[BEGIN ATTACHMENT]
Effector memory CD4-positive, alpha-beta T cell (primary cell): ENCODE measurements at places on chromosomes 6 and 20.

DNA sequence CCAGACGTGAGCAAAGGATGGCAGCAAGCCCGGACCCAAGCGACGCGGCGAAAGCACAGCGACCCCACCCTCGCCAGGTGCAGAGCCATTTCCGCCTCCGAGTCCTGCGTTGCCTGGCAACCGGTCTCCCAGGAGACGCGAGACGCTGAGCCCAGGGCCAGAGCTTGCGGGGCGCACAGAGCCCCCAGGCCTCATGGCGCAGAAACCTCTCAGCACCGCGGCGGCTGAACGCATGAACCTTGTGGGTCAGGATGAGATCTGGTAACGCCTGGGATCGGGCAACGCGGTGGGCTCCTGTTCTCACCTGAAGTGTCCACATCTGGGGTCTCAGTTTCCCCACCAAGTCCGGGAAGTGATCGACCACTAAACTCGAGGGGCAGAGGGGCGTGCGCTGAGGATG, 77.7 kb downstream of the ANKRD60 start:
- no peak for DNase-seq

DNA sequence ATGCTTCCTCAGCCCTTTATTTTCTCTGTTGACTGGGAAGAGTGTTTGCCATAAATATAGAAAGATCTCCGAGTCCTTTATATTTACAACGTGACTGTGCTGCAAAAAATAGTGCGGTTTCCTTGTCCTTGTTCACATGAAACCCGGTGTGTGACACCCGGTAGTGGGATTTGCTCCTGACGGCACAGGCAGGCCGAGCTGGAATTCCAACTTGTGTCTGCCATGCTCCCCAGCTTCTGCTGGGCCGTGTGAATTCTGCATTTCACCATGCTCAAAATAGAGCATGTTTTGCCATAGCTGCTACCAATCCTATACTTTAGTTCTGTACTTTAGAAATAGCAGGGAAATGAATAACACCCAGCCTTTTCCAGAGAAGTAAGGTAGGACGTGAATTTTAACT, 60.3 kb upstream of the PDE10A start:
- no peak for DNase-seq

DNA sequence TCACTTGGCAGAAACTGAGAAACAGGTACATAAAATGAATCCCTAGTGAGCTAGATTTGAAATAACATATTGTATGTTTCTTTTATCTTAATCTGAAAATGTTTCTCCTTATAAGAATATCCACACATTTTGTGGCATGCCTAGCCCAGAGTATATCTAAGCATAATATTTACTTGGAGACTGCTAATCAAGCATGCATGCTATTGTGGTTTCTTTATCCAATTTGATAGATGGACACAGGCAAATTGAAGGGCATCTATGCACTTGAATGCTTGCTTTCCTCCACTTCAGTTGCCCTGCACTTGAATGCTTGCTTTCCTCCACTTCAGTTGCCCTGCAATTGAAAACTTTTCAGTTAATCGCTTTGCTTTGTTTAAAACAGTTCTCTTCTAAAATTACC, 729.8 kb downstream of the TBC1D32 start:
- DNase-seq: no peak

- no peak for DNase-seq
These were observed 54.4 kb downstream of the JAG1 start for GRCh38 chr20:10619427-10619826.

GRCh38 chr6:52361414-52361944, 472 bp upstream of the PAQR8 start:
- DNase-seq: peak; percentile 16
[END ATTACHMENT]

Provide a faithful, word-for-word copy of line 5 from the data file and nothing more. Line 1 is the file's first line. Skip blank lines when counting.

- no peak for DNase-seq